Soon the evidence of that movement downward, inward will be apparent as leaves turn color, then fall. The kale and other cold-season vegetables will eventually be shrouded -- first in white, then in plastic -- to give them just a little extra time to grow. The leeks, carrots and radishes will all be dug, and a fire will roar in our stove. All in their time.

Today, however, I will sit in the sun and let summer go.








Sunday, August 4, 2019

Of Cucumbers, Tomatoes and Bagworms

Miniature White Cucumbers, my favorite. Productive, crunchy, small seeded, and rarely bitter.
It's been a fruitful summer.

If you come to my house over the next month, it's quite likely I will coerce you into -- I mean -- offer you as many cucumbers as you could possibly want. My neighbor has come up at least twice to pick cucumbers. Today some friends who came over went home with loads of cukes. Last night I took some to a gathering and implored people to take some home with them. I always have more than we can consume, and it is no different this year, even though I planted fewer cucumbers than usual. Why does it seem like I have more than usual?

I eat fresh cucumbers every day and have made more than three gallons of fermented cucumber pickles. Do I really need a fourth gallon? Maybe.

In a quest for something else to do with cucumbers I discovered numerous fresh salads that combine cucumbers with tomatoes, peppers, onions and whatever other summer veggies are on hand, such as Panzanella (minus the bread crumbs for me) and Fatoush (which I fell in love with while dining from the Sunday buffet at a local Mediterranean restaurant). Of course there's tatziki, a Mediterranean sauce/dip made with Greek yogurt, grated cucumber and dill, with the option of adding mint. I love all these. Guess I'll make some Fatoush for tomorrow.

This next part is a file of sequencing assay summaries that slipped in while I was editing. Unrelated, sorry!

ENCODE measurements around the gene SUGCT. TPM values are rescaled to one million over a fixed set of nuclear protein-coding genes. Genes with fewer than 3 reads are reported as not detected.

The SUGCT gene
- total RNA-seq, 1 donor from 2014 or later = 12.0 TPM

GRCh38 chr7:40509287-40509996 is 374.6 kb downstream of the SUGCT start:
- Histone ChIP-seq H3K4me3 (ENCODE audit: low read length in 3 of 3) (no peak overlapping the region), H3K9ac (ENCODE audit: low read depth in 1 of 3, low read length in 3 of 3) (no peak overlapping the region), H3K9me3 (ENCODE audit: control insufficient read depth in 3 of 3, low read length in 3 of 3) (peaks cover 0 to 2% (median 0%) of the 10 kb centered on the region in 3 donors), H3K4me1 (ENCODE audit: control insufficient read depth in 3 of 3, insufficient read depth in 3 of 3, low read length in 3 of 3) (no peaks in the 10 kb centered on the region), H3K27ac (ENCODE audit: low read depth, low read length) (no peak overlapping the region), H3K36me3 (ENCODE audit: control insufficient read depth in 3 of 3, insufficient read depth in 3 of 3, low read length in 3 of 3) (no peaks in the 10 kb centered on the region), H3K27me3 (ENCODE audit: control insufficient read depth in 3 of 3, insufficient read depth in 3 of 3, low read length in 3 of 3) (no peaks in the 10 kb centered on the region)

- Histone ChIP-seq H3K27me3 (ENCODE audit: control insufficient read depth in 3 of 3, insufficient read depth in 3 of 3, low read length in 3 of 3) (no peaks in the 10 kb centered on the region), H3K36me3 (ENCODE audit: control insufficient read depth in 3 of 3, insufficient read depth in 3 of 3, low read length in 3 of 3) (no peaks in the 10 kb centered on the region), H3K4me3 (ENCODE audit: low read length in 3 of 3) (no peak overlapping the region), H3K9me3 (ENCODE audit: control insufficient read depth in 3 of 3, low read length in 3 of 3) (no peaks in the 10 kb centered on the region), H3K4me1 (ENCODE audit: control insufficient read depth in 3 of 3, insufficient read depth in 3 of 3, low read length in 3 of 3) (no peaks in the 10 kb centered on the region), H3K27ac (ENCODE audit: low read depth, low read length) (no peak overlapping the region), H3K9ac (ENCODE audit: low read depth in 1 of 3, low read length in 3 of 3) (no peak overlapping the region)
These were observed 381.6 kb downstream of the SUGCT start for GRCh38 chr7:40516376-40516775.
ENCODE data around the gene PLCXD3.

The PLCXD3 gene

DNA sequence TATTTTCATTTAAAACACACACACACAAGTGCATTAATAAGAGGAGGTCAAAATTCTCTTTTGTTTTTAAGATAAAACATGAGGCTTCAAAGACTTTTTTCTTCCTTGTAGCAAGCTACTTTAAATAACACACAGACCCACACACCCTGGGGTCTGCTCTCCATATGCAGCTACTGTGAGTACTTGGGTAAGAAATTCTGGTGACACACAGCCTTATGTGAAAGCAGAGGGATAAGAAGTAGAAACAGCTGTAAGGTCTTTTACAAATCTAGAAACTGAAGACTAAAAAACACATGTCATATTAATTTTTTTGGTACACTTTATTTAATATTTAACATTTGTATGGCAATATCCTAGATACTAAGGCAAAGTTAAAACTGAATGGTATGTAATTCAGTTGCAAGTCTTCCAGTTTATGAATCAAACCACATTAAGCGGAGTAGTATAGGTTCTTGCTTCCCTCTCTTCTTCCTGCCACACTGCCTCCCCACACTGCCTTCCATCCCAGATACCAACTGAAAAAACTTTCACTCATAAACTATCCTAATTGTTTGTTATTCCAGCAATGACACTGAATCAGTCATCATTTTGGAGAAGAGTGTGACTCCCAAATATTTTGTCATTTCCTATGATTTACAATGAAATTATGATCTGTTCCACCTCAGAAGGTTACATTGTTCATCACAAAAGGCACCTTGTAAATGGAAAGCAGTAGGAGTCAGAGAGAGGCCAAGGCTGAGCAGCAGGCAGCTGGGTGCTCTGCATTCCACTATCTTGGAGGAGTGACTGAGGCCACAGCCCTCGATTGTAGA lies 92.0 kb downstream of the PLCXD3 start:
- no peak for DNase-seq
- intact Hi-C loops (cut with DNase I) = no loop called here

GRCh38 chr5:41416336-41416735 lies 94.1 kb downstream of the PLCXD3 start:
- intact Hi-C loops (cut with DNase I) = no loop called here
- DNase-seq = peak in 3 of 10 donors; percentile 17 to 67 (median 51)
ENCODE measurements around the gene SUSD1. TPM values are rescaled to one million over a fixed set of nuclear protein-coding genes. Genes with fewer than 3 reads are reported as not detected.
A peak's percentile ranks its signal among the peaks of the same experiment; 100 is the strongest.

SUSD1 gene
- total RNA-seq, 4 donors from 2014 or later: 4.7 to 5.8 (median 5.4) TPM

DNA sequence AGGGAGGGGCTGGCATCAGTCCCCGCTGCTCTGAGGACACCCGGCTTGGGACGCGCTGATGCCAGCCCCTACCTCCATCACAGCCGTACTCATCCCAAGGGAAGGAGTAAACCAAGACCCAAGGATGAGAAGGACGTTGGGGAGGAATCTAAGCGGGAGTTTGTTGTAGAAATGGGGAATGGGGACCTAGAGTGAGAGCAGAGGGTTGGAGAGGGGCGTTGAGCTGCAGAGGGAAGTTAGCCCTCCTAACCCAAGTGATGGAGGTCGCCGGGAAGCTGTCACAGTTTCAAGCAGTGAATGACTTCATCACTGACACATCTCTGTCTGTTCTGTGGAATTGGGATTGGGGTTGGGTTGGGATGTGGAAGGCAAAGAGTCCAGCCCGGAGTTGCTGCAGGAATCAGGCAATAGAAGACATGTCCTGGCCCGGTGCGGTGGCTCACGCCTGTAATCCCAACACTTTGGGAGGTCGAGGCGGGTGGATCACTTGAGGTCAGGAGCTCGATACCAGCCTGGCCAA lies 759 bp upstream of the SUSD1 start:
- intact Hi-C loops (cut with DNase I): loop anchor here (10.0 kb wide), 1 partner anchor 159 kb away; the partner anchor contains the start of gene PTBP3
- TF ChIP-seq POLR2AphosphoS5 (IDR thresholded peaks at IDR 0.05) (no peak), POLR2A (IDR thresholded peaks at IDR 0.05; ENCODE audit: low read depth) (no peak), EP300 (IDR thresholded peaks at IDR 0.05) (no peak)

But I've also discovered Gazpacho. Not exactly "discovered." I've known about gazpacho for a long time, but always went, "Cold soup? Um... no." However, desperation sets in and I tried an intriguing gazpacho recipe that uses 1 pound of cucumbers, 1 pound of tomatillos, half a medium onion, one clove garlic, half a poblano chili, and 1/4 cup olive oil.

I don't have tomatillos, so I used Sun Gold cherry tomatoes instead. I doubled the garlic (ONE clove garlic? What good is that?). I didn't have poblanos, so I use a little bit of chipotle. It all goes into the blender and is well-chilled before serving. OK, so, Yum. I mean YUM. I'll make it again and I'm waiting to try another gazpacho that uses arugula and "tender" herbs, such as basil, cilantro, parley when the arugula gets growing well again. It seems that gazpacho variations are many.

But I think tomorrow I'll make fatoush, without the feta.

Of course these salads all use tomatoes as well as cucumbers. That's just fine, as the tomatoes are doing quite well. I'm not so desperate to have other people pick those, as they are easy to preserve, although I do share. The Amish Paste get sliced and dehydrated. The Black Vernissage (apparently the Vernissage group also has pink, yellow and green varieties) that don't get used fresh in the salads will be roasted and frozen in wide-mouth canning jars. Pink Brandywine is best fresh and is The Best fresh tomato, in my opinion. But it's easy to have an excess, so some will be dried, roasted or given away. Fortunately they aren't a super productive variety and I planted just two.